OPT-compressedPIM, PIM, PIM—you hear it more and more in the wireless industry.  Signal degradation by passive intermodulation (PIM) is an increasing challenge for wireless operators as we push 4G/LTE networks harder, demanding higher speed and performance.  PIM has always been around, but the wireless community has become more focused on PIM as its disruptive effect is more pronounced on 4G networks. 

The standard method of testing for PIM has traditionally been to generate two 20-watt continuous wave RF tones at known frequencies and measure the PIM energy at the 3rd order intermodulation frequency (IM3).  Many vendors make highly sophisticated coaxial PIM testers for performing this testing.  2x20W coaxial PIM testing is extremely beneficial for equipment qualification, vendor comparison, and manufacturing unit testing where you have easy access to the coax connectors and can test in a controlled environment.

But when you strap all of your base station components together out in the field, things become a bit more complicated.  Modern 4G base stations typically use a distributed eNodeB architecture moving coaxial connector access up to the top of the tower.  Coax-based PIM testing requires a tower climb and becomes costly and dangerous. Plus, standard coax PIM testing in a field environment may actually result in test outcomes that indicate a failure, but are based on a test setup that is not indicative of actual base station performance.

CommScope proposes the concept of smart testing for identifying the “real PIM” that is directly impacting your base station performance. Identifying real PIM gives you the option of investing in correcting the PIM that is degrading performance first. Smart testing minimizes the investment you put into identifying and addressing PIM and maximizes the return you get from correcting it.

Smart PIM testing in the field is composed of two core techniques:

  • First, limit your PIM testing to the actual bands and channels used by the base station. If PIM is detected using a band combination that would never be experienced at the base station, why invest in climbing the tower and potentially introducing new problems, to correct it? 
  • Secondly, test using transmit power levels indicative of the base station transmit power. Uplink PIM levels are proportional to the downlink transmit signal power. Testing at too high of a source power may indicate PIM issues that are in fact not actually affecting base station performance. Why test with 20W PIM signals if the maximum power the base station transmits is only 5W?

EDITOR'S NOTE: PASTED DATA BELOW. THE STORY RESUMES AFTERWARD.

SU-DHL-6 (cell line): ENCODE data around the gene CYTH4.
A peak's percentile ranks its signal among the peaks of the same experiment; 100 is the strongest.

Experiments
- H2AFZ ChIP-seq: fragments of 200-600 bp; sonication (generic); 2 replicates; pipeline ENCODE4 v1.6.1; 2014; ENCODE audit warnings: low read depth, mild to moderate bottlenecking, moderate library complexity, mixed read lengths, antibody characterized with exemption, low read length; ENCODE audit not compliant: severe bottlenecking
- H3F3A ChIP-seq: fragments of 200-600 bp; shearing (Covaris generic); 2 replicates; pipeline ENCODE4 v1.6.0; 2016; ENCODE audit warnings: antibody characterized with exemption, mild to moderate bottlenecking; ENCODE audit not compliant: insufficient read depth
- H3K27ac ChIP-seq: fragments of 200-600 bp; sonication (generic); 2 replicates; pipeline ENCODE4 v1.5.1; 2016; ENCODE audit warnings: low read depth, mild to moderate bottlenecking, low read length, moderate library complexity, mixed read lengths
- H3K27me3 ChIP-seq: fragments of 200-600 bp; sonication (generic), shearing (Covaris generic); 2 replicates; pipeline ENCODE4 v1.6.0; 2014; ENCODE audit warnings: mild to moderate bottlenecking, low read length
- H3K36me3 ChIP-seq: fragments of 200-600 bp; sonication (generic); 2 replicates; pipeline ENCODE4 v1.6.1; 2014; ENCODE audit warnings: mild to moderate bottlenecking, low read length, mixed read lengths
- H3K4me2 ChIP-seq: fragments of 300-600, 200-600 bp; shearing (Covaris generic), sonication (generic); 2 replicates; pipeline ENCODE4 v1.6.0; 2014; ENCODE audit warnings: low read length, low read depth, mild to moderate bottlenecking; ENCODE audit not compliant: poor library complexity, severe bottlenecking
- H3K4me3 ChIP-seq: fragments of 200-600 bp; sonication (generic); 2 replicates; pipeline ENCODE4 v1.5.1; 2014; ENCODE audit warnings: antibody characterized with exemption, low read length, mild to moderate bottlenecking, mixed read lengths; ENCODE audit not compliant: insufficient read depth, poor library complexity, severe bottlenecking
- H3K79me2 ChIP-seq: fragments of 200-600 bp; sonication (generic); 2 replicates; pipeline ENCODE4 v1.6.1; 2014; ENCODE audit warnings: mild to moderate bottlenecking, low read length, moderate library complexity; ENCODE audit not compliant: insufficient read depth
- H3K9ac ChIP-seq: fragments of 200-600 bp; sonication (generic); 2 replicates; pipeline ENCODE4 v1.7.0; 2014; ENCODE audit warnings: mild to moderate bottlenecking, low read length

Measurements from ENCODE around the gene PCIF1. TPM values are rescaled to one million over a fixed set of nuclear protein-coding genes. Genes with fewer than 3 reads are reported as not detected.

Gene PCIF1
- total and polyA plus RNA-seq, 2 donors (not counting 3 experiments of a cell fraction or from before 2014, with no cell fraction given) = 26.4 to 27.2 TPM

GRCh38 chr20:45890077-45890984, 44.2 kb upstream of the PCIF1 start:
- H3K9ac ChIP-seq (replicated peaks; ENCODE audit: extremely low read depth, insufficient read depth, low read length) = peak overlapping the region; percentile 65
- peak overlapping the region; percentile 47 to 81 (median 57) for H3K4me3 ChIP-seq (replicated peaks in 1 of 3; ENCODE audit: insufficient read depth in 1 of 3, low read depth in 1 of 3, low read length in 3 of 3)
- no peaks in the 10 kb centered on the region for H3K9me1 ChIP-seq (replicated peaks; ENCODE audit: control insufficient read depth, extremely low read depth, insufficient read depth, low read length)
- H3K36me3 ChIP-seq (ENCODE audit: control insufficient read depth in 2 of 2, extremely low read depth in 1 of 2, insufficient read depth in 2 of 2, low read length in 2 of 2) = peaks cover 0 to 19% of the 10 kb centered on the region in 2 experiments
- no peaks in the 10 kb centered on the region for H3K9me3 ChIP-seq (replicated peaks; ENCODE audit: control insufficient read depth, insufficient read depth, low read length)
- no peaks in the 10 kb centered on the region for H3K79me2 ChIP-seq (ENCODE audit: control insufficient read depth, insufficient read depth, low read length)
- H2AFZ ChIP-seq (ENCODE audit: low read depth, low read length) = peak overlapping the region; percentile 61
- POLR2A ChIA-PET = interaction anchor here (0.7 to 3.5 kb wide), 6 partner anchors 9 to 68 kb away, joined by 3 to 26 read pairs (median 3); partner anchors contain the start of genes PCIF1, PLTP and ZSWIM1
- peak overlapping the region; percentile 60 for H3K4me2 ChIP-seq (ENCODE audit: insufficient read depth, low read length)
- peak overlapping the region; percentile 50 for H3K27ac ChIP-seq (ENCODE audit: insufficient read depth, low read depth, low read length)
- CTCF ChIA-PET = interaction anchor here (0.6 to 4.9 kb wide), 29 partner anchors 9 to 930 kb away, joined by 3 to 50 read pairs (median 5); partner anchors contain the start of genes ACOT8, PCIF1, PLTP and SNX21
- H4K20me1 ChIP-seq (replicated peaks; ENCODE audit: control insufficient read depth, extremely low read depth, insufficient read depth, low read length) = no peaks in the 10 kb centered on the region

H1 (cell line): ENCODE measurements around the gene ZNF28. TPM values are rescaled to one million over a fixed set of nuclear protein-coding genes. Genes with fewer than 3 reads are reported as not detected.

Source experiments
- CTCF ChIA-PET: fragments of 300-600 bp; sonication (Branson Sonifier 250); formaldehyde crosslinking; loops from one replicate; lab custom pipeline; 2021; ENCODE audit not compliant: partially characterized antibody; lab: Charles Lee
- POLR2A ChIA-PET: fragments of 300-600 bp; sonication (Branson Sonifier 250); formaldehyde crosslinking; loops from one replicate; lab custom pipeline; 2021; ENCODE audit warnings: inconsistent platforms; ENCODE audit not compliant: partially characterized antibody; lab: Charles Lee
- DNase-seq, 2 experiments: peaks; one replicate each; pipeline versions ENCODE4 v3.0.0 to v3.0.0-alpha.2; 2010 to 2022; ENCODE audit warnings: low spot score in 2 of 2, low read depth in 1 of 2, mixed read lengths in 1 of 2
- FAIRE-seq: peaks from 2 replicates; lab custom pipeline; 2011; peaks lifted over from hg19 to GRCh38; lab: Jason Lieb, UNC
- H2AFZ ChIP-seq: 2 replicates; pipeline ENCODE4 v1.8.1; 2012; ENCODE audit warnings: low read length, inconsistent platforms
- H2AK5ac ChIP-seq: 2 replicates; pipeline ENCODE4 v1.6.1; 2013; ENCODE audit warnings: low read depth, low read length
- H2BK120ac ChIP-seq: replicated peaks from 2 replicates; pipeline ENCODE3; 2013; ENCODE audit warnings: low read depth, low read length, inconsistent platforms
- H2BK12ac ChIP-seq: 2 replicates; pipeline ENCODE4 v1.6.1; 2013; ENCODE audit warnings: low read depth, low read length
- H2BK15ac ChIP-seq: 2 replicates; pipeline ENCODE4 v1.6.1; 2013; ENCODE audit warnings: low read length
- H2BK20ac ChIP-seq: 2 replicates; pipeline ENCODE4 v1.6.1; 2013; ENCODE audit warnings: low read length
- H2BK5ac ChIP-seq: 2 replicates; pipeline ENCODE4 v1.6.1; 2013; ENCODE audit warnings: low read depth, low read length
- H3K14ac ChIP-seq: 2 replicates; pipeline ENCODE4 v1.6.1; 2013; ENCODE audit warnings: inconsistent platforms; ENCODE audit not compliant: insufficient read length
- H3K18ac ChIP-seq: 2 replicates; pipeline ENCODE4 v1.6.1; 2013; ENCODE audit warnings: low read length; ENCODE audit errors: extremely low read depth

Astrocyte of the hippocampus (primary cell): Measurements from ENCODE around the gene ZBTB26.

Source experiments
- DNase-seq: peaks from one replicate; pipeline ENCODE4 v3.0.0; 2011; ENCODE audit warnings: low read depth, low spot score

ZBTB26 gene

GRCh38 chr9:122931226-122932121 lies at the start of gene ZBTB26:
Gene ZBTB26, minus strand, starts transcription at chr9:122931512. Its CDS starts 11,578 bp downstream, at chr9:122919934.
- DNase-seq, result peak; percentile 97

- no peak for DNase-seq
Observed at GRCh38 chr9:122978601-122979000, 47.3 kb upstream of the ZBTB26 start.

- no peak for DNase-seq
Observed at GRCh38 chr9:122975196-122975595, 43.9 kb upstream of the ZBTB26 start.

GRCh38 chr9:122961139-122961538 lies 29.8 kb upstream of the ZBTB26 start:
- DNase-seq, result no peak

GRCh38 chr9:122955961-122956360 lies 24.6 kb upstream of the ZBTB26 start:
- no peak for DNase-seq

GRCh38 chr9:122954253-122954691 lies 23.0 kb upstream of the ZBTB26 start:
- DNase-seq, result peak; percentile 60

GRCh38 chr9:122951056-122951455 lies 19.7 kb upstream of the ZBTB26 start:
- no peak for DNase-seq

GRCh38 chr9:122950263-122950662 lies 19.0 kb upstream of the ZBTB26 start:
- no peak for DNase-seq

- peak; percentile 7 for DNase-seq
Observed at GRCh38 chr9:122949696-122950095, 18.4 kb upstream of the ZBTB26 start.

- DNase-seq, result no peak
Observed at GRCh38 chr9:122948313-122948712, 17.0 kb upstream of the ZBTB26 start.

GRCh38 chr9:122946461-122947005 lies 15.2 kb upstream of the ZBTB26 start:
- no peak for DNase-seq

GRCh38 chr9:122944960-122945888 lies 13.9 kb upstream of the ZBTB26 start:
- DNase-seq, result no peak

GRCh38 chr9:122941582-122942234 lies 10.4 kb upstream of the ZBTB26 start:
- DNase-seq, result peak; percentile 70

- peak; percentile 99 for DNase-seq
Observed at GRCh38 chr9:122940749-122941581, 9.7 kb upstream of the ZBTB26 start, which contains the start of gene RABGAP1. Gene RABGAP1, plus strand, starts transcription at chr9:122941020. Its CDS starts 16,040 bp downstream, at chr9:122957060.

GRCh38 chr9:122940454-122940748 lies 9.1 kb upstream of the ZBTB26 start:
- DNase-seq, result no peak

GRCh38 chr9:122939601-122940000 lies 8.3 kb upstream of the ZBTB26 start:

Be smart and test for real PIM by including the actual base station configuration in the test.

Last year CommScope introduced the Optical PIM Tester, a revolutionary new solution for PIM testing. The Optical PIM Tester (OPT) enables a single technician to connect directly to the base band unit (BBU) at the base of the tower and perform an active PIM test over the Common Public Radio Interface (CPRI) of the tower top RF equipment. This solution facilitates PIM testing with no tower climbing, no disassembling of coaxial cables and uses the base station’s actual RRH’s, thereby matching its frequency plan and transmit power.   

The OPT utilizes the same two-tone active test technique used by coax PIM testers, injecting signals into the downlink path and searching for PIM products in the uplink path.  The OPT, however, knows where to search by calculating the lowest possible order PIM product present in the uplink bandwidth and only testing for network affecting in-band or cross-band PIM that directly impacts the operator’s network.   That’s what we call smart testing for real PIM. 

We’ll be demonstrating our Optical PIM Tester to select customers at Mobile World Congress 2016 (Hall 2, Stand 2J30) and NATE UNITE 2016 (Booth 227). Stop by and check out this revolutionary solution.  If you have any questions, leave me a comment.

About the Author

Andrew Beck

Andrew Beck is the director of Research and Development for the CommScope Network Solutions team. He is responsible for leading a multi-disciplined team of developers focused on building innovative products to address today’s wireless network needs. Andrew has been developing products for the wireless industry for over 20 years, working for Raytheon and Andrew Corporation before joining CommScope. He is listed as an inventor on over 15 patents.  Andrew earned both bachelor of science and master of science degrees in electrical engineering from Old Dominion University in Norfolk, Virginia.

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